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How do I build a resume that beats out the competition?

Your Resume: Illustrating Professional Growth and Achievement

Most companies are in business to make a profit through either providing better service than their competitors or making wise and calculated investment decisions. Therefore, businesses are only interested in having employees who can help them achieve these goals.

Your resume must show them that you can give them what they want.  Why else should they hire you?

A resume takes you only the first few steps toward that new job.  A poor resume can stop you dead in your tracks. It is a powerful marketing tool that introduces your skills and accomplishments to a potential employer.  It has to clearly, distinctly and single-handedly convey your strengths in order to survive the competition.  It is your road map to and through the interview and hiring process.

Your resume must speak loudly and clearly of your value as a potential employee. Resumes that are acted upon are those that demonstrate how well you can perform – one that focuses on your successes.

Businesses work by success. In other words, what have you successfully accomplished?  How did you contribute?  From entry-level to CEO, how did you impact the bottom-line?  Did you handle an overwhelming number of incoming calls, efficiently and effectively?  Did you master a computer application?  Did you turn around a troublesome department or division?

Your accomplishments differentiate you. Your accomplishments sell your potential.  Focusing on them tells the reader that you are results oriented, accomplished and a significant contributor.

Surviving the 7 Second Cut…
To survive the 7-second cut, your resume must grab the reader’s attention and tell them exactly how you can help the organization meet its bottom line.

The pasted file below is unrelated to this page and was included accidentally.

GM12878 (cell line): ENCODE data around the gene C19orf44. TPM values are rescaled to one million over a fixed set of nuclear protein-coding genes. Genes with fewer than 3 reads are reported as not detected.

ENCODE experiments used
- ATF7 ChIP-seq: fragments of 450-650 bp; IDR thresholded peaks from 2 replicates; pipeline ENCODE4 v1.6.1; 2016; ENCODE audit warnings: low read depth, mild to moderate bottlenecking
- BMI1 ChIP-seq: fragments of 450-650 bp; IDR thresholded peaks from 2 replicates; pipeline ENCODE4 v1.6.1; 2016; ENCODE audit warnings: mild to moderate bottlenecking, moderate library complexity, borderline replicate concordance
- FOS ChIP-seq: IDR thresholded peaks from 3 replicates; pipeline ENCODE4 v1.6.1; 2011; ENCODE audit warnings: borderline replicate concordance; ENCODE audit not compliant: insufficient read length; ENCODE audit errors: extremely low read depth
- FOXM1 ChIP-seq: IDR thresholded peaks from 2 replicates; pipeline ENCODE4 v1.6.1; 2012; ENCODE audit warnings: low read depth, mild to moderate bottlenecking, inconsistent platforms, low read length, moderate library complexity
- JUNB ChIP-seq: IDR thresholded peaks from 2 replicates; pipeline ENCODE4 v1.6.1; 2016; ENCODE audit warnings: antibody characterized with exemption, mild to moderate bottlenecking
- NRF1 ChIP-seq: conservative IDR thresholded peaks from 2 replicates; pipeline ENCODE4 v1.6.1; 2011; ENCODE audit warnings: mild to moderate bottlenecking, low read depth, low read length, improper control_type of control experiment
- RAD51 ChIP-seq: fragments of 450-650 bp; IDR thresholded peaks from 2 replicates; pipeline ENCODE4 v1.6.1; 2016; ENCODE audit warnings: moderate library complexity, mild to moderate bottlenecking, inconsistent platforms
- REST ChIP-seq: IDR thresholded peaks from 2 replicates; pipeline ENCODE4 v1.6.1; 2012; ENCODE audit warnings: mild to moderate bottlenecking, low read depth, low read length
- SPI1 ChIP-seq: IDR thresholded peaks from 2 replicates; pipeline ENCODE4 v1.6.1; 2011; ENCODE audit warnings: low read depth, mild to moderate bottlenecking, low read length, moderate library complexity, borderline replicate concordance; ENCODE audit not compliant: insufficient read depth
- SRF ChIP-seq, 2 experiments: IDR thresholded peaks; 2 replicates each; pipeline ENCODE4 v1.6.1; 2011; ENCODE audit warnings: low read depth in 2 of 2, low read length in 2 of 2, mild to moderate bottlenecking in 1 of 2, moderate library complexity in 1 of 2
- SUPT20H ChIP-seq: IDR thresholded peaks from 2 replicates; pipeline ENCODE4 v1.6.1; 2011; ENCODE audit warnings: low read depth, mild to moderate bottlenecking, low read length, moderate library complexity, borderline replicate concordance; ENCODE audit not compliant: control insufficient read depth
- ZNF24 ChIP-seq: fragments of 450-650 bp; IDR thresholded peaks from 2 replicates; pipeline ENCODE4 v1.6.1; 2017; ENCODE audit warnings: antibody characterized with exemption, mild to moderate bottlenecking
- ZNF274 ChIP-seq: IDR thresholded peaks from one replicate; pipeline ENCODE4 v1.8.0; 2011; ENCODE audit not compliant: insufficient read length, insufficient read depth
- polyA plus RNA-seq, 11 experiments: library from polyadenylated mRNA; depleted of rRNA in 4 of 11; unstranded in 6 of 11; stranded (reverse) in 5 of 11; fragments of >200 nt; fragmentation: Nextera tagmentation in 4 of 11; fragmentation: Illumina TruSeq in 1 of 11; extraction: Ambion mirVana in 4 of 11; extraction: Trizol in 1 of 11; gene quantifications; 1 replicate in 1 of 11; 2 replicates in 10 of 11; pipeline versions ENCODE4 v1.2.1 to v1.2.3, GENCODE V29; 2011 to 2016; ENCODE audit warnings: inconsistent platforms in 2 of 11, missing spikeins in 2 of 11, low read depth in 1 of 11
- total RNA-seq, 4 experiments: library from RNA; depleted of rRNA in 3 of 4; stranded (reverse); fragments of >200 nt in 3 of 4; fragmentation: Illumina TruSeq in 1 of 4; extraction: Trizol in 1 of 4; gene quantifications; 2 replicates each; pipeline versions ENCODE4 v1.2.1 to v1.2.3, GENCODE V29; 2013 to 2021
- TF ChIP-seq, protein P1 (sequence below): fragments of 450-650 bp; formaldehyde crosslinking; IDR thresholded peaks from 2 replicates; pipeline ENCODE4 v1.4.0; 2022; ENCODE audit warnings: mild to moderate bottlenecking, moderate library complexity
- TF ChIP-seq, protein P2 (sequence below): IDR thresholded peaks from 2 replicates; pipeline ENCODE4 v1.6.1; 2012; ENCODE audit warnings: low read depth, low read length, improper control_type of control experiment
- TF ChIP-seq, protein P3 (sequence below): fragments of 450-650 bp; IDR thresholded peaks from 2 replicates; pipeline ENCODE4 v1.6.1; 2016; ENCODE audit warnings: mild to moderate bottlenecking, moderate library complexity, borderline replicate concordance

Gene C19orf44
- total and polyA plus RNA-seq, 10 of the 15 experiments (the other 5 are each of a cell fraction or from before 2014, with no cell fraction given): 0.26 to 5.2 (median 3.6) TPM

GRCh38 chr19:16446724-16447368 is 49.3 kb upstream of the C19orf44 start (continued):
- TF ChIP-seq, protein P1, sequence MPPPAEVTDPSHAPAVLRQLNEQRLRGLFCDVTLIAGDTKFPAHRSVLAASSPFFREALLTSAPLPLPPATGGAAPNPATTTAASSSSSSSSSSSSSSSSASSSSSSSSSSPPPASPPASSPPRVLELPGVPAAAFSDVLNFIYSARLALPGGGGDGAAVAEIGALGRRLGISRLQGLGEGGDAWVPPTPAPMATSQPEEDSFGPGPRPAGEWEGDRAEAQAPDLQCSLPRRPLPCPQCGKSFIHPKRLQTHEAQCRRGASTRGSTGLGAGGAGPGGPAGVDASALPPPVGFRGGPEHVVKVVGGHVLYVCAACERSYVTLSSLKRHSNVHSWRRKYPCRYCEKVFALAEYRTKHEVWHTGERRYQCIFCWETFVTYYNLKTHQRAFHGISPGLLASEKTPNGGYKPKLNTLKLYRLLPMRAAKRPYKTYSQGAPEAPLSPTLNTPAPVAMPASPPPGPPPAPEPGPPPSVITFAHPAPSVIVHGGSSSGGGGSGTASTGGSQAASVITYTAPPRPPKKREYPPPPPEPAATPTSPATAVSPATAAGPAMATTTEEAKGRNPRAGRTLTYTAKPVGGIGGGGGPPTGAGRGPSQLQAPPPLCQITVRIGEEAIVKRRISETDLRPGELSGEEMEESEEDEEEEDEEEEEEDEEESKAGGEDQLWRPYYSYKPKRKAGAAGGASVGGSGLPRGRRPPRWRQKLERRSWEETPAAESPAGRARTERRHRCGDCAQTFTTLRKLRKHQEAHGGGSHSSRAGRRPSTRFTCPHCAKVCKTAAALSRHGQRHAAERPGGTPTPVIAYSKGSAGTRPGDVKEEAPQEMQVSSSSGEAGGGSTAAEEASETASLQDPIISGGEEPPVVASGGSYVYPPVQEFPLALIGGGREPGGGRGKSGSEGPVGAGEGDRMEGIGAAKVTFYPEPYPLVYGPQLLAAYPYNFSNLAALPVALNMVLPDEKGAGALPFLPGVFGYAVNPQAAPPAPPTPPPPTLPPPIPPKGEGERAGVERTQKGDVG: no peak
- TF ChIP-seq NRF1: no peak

Hiring Managers are looking for individuals who can not only fulfill the functions of the position, but also resolve the day-to-day issues and challenges of the job to the best interest of the organization and their internal and external customers.

Before writing your resume put yourself in your potential employer’s shoes by asking yourself the following questions.  Write out your answers.  Provide detailed examples that reflect:

  1. The problem(s);
  2. Challenges to resolving the problem;
  3. Steps taken to resolve the problem;
  4. Quantifiable results

Can you provide complete and detailed examples of the different kinds of problems (i.e. people related, equipment/system related, organization related) that you solved on the job?

Can you provide complete and detailed example (problem, steps to resolve and results) of your most problematic project?

How did you turn-around a problematic project(s)?

How did the company benefit from your performance?

How did you do the job or resolve problem(s) differently and better than the person before you?

Did you introduce a new program or system?  If yes, what purpose did it serve and what were the results?

Did you save or earn money for the company?  If yes, how much? (Your answers can be in $$$ or %)

What were you most proud of at your former job?

What would your supervisors and co-workers say they would miss most about you when you leave? ( Rephrased:  What expertise do you possess that you could yourself a subject matter expert or what do you do differently than your co-workers or what do you individually contribute to a team effort?)

Have you led or work as part of a team?  (Example(s) should include how you managed that team so they worked cohesively and completed the project or how you worked as a team member)

Did you make any suggestions that streamlined a process or increased efficiency, profits, productivity, etc? (Include who and how you made this suggestion/s)

Did you sell a new concept, idea or procedure that was implemented?

Your ability to answer the above questions will help you create an accomplishment driven resume, as well as, formulate clear, concise answers during an interview.

September 5th, 2011 Posted in Q & A |

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